Everybody in the Pool!

Jackpot Wagers, Smart Play or Waste of Time?

Rainbow 6

A lot of people are against jackpot wagering. I guess they don’t think the investment and takeout is worth it, considering you have to be the sole winner to get the whole pool.

I disagree.

While I won’t argue against passing on jackpot wagers when there is no carryover or the pool is relatively small, I would discourage passing on the bet when the pool is large. Gulfstream Park has done a great job with the Rainbow 6. Since its inception, it has produced more than its fair share of life-changing scores — some on very small investments.

I used to play the pick-6 vigilantly. The straight $2 pick-6 has changed, though. The pick-4s and pick-5s, with their 50-cent minimums, have diluted the daily pick-6 pools at most tracks. There was a time when the NYRA tracks would bring in anywhere from $100K to $150K on non-carryover days. Today, you see $40K-50k and sometimes less. That makes that play with a $2 minimum not the smartest way to invest your gambling dollars.

On those old non-carryover days, you used to be able to take a pool down, or even split it with one other person and have yourself a nice payday. You were also able to avoid the syndicates and many other sharks in the water, as they typically surfaced only on carryover days. This gave some sharp players with smaller bankrolls an advantage when there wasn’t a carryover.

Those days are gone.

California still gets a decent daily pick-6 pool, but the pick-4 and pick-5 has hurt it too. The all-too-common small fields also hurt that advantage player’s once had on days without a carryover. This has caused me to gravitate to other wagering opportunities. One of them is The Rainbow 6… when the pot gets big.

If you watch the wager, you’ll see it often goes without a single winner taking down the whole pool. Frequently, there are large carryovers. Even if you are not the only winner, when the pools get big enough — which, again, is fairly frequently — dividing up 30 percent of the pool can be a nice little hit, especially if you can get a nice price or two home. At a cost of 20 cents, you can buy a lot of coverage for very little money.

When the pot gets into the millions, I think you almost have to be crazy not to play it if you are betting that day. There are just so many chances for life-changing scores in the Sport of Kings and, if you’re in this to win, I think you have to go after every one of them. Days like Kentucky Derby Day and Breeders’ Cup Friday and Saturday are amongst my favorite days to play — and play big.

Those are the types of days you can make those six-figure hits and do it with a variety of different types of wagers. It’s a lot tougher on the average Thursday, unless of course there is $3 million plus sitting in The Rainbow 6 jackpot pool.

When I play the Rainbow 6, I almost never single anything. Why? With a 20-cent minimum, even if you love a horse, it pays to add at least one other, if for nothing else but a little insurance. I always structure my tickets to include a few horses in most of the races that can be game-changers, or even make me the only winner.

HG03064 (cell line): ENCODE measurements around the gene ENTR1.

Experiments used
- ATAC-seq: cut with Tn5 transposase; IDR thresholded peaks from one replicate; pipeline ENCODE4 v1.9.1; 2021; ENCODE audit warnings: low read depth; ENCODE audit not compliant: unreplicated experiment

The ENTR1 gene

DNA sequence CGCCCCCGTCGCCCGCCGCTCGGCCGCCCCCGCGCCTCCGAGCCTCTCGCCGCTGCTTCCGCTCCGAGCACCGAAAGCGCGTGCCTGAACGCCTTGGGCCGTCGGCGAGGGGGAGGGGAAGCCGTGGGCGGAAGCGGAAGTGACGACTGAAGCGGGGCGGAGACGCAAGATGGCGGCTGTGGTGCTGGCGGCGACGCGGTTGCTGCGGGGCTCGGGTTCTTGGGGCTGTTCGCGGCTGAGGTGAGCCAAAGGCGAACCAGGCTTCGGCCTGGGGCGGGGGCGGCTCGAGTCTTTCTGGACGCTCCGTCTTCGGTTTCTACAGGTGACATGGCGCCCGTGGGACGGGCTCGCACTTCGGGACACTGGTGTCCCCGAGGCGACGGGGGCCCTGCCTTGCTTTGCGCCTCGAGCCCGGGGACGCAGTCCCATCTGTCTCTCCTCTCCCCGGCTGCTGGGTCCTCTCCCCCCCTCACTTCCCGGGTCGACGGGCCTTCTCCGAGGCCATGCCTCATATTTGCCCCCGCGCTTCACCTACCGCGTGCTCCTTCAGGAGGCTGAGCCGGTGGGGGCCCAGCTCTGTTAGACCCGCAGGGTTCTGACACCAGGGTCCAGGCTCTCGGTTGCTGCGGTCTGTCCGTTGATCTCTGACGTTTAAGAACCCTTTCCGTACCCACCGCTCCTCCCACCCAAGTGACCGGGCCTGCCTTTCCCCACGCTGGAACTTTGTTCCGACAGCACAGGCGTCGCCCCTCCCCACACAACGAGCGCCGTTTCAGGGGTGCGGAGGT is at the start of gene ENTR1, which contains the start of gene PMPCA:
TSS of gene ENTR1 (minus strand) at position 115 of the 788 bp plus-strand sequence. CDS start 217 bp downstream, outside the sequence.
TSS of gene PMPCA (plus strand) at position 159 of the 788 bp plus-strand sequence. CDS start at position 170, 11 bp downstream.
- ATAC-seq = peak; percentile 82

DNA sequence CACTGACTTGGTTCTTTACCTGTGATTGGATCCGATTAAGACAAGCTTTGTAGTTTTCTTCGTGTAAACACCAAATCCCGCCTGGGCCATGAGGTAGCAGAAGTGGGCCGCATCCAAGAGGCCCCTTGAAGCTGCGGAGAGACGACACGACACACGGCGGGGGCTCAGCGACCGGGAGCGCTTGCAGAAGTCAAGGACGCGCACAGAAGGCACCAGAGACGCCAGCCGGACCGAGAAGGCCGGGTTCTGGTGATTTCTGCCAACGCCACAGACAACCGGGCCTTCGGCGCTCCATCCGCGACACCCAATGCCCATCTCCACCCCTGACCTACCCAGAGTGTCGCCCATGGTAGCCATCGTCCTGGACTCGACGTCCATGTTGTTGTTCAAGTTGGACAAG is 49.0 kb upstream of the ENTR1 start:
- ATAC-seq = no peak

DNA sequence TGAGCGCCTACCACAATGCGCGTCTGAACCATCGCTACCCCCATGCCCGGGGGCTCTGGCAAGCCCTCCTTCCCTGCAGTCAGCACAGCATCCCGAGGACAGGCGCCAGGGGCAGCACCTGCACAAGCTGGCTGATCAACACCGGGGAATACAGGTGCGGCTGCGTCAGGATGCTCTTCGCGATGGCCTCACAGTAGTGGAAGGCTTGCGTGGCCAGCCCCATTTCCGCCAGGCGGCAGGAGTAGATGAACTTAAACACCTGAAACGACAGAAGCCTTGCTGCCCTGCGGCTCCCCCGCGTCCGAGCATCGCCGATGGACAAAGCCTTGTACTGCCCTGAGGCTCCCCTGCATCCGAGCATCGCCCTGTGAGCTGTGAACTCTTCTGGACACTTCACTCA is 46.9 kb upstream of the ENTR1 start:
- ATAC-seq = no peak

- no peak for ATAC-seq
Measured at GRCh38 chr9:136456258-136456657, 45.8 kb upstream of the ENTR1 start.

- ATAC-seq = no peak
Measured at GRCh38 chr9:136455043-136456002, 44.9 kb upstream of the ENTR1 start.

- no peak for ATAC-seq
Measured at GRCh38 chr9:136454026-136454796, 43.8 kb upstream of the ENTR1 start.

On those rare occasions I do single a horse in the Rainbow 6, I really expect them to win and have enough coverage elsewhere that, if I’m right, I know I will have an excellent shot to hit it. It’s interesting to see how Gulfstream posts the number of live combinations, and you’d be surprised at how many drop out sometimes with just a third or fourth wagering choice.

With the pool like it is now — over $3 million up for grabs at the time of this writing — you can hit $25K and $35K payoffs on much smaller investments than you’d make in a regular pick-6 with a $2 base wager. It’s also a great bet for the beginning pick-6 players, as it exposes them to the strategies needed to hit a pick-6, and at a much lower cost.

I am a patient, pick-my-spot kind of player. The Rainbow 6 allows you to make a small investment, on a card you might not be wild about, and have a chance at a big pay day. It also allows big and small bettors alike to buy enough coverage without breaking the bank, levelling the playing field a bit.

The syndicates have to be careful not to make their investment exceed their payoff. That helps the “regular” player also. I don’t see a lot of downside to the wager, if any at all. Even when they come back short at maybe two or three thousand bucks, what’s wrong with that if you bet maybe two or three hundred, or even twenty or thirty dollars?

The return on investment sounds fine to me.

Jonathan Stettin
Jonathan has always had a deep love and respect for the Sport of Kings, as he practically grew up at the racetrack. His mother, affectionately known as “Ginger,” was in the stands at Belmont Park the day before he was born as his father, Joe, worked behind the windows as a pari-mutuel clerk.

As a toddler, Jonathan cheered for and followed horses and jockeys, knowing many of the names and bloodlines by the time he was in first grade. Morning coffee in his household was always accompanied by the Daily Racing Form or Morning Telegraph.

At the age of 16, Jonathan dropped out of school and has pretty much been at the races full-time ever since. Of course, he had some of the usual childhood racetrack jobs growing up — mucking stalls, walking hots and rubbing horses. He even enjoyed brief stints as a jockey agent and a mutuel clerk (like his dad).

His best day at the track came on August 10, 1994 at Saratoga, when he hit the pick-6 paying $540,367.

Jonathan continues to be an active and successful player. You can follow him on Twitter @jonathanstettin or visit his Web site at www.pastthewire.com.

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